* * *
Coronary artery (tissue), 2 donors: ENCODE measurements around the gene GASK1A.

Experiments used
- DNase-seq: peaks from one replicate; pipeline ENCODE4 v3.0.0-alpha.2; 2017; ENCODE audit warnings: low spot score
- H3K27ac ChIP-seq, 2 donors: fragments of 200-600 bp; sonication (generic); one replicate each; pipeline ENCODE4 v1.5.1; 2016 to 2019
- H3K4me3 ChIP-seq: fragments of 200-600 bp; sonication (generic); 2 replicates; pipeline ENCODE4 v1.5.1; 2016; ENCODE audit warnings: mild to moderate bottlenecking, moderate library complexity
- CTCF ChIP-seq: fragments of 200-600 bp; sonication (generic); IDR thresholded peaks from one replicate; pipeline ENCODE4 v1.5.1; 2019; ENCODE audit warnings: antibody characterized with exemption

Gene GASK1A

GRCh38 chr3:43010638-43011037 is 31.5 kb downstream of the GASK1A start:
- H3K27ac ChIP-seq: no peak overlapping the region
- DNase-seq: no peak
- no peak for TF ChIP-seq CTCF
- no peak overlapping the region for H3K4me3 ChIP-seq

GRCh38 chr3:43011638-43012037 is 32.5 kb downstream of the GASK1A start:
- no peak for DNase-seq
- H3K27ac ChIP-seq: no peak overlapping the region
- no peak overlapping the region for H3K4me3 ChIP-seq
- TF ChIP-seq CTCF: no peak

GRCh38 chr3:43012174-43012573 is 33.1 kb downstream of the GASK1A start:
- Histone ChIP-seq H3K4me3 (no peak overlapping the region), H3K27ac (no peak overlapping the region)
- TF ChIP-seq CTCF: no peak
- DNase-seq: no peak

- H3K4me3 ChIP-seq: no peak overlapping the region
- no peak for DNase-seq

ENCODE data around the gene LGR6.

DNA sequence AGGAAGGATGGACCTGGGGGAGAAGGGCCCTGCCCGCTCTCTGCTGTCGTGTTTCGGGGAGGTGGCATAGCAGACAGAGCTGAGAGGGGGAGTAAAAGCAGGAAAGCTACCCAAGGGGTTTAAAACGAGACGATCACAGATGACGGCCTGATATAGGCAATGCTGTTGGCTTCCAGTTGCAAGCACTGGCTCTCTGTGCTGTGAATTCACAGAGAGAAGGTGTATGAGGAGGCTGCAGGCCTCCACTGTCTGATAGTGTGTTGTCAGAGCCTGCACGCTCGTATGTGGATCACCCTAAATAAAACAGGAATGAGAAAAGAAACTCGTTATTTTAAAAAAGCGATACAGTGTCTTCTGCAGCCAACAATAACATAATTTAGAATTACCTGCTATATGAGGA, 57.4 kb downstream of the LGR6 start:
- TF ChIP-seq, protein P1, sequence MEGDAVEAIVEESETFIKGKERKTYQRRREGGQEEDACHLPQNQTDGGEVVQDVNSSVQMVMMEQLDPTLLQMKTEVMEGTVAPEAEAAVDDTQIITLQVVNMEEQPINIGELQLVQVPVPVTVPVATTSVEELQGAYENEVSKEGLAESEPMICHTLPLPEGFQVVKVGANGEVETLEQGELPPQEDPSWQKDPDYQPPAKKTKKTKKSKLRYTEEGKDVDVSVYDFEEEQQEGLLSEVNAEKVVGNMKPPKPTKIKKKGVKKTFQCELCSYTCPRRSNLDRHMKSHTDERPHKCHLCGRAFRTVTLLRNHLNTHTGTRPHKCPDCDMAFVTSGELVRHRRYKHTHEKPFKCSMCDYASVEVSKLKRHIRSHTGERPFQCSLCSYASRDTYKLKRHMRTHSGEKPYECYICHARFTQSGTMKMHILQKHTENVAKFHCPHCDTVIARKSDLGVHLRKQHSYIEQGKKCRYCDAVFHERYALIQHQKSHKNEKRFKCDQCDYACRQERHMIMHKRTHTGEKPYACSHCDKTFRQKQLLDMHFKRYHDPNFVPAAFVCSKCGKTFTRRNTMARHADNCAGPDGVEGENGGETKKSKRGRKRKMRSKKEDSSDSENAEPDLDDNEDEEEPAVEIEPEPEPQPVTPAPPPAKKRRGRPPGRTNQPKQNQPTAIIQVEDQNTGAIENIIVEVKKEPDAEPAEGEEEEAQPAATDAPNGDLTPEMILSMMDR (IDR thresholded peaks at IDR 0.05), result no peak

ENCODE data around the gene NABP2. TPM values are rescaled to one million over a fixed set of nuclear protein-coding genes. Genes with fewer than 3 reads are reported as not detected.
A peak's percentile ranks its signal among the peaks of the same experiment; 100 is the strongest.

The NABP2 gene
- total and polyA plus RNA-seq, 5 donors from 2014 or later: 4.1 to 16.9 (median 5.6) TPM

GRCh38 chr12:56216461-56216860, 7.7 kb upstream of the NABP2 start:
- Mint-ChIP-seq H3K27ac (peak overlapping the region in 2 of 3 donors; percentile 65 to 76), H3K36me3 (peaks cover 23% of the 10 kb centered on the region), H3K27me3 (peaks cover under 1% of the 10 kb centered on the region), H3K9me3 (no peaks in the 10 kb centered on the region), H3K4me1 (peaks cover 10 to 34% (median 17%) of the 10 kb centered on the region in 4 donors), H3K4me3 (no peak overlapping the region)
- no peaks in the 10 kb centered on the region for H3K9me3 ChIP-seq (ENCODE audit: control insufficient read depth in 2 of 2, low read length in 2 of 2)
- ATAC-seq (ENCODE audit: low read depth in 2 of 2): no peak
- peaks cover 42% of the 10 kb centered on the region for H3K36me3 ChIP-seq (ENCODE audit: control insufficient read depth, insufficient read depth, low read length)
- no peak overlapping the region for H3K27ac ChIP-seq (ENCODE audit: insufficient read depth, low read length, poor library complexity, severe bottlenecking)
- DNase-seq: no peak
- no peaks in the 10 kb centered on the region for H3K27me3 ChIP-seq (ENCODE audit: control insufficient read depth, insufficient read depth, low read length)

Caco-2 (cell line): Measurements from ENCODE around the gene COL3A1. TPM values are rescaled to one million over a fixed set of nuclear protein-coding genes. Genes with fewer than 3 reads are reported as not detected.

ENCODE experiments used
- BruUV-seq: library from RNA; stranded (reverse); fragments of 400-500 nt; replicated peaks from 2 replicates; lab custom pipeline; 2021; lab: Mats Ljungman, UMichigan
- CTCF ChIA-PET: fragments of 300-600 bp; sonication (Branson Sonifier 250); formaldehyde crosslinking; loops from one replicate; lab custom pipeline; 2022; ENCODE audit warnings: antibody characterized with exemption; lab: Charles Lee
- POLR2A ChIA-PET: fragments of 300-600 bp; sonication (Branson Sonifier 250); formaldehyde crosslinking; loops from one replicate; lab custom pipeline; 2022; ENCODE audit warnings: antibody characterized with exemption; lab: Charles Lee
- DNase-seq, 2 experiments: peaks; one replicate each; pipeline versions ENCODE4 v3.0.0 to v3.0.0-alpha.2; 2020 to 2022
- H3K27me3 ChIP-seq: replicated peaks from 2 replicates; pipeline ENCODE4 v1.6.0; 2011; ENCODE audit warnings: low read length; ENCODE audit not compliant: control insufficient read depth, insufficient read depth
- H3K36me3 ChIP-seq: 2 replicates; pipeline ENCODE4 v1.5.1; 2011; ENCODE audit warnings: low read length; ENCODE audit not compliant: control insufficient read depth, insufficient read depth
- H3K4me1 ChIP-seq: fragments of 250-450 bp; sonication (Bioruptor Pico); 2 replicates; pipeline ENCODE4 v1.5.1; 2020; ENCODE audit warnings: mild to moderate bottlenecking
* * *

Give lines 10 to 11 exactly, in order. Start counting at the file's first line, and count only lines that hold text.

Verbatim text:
- DNase-seq: no peak
- no peak for TF ChIP-seq CTCF